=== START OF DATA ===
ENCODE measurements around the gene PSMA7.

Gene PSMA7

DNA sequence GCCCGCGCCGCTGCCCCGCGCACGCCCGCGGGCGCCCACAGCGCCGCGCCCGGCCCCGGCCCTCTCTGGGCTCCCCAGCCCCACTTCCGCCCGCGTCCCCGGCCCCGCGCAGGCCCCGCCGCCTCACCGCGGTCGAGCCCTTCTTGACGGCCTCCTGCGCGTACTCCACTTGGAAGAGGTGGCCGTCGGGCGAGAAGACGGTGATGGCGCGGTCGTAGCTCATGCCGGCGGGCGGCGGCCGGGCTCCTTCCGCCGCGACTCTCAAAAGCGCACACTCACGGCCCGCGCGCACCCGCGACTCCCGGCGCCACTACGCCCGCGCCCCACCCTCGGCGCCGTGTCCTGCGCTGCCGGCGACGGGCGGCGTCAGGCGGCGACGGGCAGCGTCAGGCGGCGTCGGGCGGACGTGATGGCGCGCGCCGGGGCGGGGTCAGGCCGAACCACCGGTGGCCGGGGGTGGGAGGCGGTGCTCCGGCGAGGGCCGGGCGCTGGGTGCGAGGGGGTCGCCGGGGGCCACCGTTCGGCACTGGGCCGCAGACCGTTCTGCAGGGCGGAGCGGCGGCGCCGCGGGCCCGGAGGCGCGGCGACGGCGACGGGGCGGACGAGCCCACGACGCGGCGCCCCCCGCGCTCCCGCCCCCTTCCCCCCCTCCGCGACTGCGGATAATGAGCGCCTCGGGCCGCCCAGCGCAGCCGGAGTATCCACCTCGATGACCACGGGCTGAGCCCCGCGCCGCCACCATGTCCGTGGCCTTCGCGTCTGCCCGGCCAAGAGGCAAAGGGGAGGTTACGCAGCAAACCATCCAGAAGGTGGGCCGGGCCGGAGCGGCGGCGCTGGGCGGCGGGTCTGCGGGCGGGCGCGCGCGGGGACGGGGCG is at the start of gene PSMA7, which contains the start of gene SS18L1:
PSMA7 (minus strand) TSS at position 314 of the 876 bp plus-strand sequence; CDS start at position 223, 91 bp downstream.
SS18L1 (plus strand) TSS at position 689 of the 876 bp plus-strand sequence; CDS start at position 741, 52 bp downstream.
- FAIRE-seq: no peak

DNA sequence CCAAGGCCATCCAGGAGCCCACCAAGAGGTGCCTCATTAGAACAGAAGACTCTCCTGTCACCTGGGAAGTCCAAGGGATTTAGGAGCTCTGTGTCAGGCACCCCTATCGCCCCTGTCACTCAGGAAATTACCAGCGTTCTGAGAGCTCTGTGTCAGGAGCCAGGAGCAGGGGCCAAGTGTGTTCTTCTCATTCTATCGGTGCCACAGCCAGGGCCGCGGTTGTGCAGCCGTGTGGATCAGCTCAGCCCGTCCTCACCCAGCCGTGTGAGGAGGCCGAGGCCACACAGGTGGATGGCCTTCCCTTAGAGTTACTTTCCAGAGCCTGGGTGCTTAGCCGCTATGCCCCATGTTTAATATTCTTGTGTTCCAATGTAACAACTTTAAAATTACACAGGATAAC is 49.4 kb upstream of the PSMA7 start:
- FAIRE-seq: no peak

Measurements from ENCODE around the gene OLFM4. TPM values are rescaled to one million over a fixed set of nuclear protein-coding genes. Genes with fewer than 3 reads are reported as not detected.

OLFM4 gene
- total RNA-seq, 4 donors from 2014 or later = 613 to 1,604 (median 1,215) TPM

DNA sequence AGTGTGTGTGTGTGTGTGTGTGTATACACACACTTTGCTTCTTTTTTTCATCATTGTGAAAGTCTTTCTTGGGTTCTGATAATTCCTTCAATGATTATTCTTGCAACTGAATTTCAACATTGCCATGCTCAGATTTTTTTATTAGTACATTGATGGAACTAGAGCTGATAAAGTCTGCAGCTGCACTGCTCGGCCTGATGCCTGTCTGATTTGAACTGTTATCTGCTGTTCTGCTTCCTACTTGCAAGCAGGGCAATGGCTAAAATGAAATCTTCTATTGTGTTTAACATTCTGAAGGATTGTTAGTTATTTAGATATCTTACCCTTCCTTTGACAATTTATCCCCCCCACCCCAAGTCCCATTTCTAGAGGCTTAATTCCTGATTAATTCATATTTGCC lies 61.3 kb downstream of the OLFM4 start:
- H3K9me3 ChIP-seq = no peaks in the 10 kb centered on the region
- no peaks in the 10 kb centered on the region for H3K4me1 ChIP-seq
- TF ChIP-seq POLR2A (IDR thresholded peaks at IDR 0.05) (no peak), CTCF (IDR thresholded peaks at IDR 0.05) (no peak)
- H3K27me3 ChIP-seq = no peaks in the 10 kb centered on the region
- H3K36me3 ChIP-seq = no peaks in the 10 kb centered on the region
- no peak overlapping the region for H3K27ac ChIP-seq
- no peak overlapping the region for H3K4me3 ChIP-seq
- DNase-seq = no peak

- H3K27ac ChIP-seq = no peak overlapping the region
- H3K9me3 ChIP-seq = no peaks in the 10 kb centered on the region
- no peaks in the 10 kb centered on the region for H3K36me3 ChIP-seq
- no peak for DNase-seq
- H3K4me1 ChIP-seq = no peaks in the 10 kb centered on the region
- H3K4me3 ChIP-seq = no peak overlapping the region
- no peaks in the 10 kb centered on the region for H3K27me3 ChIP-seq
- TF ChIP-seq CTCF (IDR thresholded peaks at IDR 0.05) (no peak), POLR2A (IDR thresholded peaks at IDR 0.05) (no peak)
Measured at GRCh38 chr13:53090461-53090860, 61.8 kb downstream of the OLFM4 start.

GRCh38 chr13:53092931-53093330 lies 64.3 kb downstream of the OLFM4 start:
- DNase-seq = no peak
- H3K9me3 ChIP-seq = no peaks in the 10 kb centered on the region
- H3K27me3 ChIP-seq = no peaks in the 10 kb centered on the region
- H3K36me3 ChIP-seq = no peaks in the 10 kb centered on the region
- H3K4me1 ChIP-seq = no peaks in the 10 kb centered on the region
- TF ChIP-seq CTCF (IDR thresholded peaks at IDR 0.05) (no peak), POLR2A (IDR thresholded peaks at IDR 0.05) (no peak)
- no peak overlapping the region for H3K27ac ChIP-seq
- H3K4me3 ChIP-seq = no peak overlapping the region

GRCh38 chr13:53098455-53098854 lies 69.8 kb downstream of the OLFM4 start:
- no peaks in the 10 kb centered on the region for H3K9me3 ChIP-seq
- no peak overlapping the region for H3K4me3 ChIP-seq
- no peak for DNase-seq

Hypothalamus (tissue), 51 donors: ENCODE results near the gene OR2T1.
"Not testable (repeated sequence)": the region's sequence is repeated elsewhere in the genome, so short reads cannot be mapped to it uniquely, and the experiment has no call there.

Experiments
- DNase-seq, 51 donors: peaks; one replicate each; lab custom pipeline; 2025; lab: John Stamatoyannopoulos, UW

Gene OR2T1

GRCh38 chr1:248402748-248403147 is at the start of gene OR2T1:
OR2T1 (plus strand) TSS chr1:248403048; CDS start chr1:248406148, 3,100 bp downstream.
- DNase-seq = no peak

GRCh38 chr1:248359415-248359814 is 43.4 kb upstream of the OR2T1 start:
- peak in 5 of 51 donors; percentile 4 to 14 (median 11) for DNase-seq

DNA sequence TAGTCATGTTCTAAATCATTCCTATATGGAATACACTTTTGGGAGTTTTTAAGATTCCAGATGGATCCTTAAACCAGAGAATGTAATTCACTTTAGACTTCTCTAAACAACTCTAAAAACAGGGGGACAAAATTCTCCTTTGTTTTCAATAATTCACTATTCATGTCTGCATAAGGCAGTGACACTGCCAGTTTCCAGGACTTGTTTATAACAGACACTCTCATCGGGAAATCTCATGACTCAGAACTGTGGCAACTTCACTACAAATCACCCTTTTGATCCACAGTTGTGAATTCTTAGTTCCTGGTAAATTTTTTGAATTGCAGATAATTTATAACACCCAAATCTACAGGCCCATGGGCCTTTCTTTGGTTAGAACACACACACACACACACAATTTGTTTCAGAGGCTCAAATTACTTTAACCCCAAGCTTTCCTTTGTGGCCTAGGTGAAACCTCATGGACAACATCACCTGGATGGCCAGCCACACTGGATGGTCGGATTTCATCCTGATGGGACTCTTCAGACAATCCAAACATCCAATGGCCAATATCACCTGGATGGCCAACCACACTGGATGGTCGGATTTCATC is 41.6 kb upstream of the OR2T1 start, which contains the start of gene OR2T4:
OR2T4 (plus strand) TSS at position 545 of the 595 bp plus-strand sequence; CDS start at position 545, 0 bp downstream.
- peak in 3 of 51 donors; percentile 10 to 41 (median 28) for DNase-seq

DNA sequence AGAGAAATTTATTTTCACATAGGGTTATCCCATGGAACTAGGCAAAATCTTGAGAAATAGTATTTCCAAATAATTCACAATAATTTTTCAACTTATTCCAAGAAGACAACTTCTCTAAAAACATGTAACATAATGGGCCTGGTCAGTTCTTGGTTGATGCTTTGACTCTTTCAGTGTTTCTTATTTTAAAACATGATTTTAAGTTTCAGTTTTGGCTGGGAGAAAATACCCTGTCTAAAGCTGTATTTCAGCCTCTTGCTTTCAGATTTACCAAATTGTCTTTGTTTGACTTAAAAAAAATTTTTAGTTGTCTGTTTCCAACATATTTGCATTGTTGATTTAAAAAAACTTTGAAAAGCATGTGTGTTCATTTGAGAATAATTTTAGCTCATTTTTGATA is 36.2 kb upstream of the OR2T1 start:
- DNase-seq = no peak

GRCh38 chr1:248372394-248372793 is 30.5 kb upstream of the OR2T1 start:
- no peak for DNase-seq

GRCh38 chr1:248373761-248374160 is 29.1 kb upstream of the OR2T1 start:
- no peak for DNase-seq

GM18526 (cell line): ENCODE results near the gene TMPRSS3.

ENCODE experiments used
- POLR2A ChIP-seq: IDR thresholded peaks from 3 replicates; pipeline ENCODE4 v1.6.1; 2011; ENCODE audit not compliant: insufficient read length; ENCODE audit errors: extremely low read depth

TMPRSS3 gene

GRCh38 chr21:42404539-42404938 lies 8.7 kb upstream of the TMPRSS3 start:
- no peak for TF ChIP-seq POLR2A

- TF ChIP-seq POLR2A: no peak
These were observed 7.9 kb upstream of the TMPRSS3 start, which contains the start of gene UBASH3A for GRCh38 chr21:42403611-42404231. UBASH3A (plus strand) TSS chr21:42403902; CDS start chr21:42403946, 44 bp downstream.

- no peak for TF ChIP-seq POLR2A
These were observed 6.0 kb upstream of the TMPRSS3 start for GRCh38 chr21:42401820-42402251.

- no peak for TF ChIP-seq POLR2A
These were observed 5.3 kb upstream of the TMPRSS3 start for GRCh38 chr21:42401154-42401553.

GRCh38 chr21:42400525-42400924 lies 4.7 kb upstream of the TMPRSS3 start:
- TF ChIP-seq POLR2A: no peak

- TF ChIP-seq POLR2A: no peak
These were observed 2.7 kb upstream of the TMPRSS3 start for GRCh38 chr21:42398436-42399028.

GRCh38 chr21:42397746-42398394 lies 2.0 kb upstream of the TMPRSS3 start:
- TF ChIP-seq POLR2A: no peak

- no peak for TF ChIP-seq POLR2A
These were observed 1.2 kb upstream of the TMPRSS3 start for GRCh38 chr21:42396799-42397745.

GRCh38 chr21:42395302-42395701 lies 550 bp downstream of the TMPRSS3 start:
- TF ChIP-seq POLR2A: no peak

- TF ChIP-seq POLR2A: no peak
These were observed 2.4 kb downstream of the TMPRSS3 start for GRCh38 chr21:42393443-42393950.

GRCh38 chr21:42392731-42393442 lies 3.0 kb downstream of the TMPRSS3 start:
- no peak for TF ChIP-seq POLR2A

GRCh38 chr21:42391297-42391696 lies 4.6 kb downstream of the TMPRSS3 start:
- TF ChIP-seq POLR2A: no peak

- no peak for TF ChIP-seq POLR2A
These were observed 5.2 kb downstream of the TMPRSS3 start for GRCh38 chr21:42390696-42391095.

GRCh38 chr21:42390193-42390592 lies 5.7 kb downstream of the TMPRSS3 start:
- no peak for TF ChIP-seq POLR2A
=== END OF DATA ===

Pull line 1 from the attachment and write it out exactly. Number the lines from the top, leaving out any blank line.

ENCODE measurements around the gene PSMA7.